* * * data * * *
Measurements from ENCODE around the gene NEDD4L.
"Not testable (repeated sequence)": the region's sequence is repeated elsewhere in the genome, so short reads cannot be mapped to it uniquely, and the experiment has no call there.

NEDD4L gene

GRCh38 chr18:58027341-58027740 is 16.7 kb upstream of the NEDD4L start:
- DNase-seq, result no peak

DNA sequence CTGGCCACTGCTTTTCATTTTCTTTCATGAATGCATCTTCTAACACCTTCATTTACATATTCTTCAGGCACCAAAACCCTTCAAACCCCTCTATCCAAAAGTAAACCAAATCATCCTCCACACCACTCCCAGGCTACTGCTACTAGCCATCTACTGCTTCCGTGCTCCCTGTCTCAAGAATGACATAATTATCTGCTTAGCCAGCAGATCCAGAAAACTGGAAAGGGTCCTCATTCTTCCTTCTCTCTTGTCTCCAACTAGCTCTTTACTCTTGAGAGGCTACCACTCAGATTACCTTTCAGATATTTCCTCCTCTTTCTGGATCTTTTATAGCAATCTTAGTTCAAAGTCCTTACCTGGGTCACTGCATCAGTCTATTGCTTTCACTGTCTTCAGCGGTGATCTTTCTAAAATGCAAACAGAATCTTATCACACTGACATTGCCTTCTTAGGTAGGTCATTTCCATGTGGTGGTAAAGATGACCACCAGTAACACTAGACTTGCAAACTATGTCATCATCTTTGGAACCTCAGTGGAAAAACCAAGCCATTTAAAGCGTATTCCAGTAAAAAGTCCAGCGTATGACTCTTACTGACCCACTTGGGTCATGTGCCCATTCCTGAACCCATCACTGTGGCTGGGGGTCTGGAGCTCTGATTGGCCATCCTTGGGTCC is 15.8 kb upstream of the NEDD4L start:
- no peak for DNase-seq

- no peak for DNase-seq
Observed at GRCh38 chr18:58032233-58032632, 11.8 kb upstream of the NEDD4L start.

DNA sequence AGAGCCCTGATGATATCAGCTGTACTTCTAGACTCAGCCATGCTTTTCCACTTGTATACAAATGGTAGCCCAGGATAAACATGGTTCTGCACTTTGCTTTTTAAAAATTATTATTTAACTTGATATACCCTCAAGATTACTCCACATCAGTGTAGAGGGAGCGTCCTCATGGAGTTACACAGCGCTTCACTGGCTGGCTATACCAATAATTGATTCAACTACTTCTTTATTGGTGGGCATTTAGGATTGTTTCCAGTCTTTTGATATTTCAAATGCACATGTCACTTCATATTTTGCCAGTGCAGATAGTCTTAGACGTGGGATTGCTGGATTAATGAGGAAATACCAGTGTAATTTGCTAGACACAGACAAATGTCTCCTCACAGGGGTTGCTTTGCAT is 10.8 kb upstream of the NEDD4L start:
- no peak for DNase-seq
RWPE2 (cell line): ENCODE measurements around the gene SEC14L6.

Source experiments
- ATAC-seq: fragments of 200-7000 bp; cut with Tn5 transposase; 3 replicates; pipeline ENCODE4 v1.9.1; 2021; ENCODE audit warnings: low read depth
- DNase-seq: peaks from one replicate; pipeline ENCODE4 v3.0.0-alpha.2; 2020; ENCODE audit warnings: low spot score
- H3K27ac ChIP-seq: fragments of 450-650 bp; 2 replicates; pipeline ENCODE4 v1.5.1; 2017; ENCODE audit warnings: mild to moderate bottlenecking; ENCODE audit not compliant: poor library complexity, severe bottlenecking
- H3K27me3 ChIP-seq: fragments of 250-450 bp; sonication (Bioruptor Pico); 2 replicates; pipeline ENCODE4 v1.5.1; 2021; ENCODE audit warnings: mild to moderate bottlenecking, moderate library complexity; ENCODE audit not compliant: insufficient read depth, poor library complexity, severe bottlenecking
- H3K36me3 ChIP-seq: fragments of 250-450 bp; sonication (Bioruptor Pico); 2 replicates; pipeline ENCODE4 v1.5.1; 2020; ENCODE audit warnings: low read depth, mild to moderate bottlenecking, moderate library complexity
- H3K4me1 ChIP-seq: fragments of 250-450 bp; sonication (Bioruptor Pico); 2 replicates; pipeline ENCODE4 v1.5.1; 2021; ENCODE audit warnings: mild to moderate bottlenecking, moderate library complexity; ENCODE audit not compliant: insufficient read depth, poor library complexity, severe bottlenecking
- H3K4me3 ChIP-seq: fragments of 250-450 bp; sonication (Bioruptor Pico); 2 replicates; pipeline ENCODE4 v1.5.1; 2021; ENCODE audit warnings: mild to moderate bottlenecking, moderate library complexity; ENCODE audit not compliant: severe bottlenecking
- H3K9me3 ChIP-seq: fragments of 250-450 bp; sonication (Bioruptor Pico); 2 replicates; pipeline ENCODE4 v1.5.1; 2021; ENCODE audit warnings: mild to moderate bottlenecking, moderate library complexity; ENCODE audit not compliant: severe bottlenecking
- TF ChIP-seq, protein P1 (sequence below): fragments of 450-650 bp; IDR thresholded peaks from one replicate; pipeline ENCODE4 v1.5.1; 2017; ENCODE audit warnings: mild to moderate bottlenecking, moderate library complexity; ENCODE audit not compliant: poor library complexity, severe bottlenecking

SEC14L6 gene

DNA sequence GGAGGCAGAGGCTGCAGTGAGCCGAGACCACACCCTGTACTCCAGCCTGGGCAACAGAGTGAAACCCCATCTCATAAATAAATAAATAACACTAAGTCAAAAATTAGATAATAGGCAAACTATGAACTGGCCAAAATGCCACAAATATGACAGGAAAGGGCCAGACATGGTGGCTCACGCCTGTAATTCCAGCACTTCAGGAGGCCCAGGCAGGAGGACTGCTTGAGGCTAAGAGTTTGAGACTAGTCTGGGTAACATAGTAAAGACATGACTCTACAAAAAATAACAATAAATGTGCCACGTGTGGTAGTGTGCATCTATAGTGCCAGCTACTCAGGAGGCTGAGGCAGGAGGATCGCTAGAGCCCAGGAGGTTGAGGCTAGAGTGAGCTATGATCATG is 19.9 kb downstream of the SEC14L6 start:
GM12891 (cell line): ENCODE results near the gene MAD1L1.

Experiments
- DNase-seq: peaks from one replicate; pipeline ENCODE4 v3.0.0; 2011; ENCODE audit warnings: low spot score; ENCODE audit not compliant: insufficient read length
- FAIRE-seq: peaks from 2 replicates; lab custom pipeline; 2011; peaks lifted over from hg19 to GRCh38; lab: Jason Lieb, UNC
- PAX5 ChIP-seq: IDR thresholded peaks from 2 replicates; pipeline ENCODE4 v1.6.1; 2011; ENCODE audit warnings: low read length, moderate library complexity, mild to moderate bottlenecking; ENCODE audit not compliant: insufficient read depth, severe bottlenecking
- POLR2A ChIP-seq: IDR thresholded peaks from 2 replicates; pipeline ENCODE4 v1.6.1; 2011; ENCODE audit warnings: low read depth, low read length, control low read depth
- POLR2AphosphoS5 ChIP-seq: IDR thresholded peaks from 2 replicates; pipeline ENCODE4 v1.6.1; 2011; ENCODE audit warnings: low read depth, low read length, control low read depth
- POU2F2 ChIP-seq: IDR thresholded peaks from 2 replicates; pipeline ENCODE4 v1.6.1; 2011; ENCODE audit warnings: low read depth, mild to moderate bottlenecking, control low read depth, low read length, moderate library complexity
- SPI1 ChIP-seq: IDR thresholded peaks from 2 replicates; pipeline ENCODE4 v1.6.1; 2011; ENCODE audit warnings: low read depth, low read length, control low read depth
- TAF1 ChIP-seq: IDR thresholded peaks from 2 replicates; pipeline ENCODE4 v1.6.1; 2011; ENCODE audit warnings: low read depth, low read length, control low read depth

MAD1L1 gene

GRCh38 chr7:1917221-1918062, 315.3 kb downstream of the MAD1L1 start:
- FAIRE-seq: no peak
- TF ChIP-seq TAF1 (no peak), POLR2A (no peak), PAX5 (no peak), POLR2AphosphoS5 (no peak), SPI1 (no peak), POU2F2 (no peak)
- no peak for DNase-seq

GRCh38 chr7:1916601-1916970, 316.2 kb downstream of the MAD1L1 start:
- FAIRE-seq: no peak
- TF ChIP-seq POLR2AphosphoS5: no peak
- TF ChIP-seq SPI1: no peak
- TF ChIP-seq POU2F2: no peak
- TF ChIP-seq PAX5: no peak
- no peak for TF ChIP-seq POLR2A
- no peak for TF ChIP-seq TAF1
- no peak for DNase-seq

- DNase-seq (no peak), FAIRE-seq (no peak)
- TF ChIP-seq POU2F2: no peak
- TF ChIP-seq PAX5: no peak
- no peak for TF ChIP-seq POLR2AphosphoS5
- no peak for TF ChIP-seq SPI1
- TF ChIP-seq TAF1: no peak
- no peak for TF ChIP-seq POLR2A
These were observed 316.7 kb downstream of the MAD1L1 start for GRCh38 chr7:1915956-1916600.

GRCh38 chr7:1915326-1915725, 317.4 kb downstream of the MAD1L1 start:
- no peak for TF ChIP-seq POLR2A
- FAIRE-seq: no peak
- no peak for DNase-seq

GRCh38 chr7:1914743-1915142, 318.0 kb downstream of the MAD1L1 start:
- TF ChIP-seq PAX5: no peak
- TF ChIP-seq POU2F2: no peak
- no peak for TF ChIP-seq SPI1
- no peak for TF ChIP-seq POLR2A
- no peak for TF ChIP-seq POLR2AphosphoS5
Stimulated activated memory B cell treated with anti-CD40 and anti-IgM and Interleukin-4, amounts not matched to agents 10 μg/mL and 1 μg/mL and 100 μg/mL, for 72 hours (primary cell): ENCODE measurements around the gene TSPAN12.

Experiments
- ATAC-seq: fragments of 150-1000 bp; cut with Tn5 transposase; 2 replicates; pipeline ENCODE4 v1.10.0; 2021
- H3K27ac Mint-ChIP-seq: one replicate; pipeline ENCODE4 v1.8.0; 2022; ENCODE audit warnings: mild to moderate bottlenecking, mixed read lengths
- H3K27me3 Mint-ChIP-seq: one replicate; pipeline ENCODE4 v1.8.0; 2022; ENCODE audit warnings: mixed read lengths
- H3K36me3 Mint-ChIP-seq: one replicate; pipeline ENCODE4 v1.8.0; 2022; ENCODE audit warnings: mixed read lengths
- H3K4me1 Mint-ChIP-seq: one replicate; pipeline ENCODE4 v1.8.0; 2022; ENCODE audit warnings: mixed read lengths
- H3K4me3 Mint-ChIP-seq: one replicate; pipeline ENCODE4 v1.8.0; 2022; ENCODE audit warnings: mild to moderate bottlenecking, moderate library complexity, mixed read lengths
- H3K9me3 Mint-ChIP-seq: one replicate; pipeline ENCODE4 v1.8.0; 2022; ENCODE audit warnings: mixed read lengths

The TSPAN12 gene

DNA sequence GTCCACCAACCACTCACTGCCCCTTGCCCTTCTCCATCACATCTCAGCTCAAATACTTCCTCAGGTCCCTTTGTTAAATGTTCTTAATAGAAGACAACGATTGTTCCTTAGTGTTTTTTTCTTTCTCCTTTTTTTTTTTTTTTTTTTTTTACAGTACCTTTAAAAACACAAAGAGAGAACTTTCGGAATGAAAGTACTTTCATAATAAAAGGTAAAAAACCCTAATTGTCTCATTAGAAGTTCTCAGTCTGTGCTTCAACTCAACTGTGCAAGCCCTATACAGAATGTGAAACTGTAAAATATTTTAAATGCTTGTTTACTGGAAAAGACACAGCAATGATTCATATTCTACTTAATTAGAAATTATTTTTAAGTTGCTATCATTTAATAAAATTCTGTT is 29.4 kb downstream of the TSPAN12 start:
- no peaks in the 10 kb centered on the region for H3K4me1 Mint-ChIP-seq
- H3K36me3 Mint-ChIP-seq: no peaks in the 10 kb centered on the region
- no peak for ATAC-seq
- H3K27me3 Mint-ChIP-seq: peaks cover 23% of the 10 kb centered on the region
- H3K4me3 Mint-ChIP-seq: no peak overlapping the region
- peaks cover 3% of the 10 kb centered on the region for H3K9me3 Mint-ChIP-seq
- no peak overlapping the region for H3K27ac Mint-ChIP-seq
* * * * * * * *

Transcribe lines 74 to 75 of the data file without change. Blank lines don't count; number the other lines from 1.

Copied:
- H3K4me3 Mint-ChIP-seq: one replicate; pipeline ENCODE4 v1.8.0; 2022; ENCODE audit warnings: mild to moderate bottlenecking, moderate library complexity, mixed read lengths
- H3K9me3 Mint-ChIP-seq: one replicate; pipeline ENCODE4 v1.8.0; 2022; ENCODE audit warnings: mixed read lengths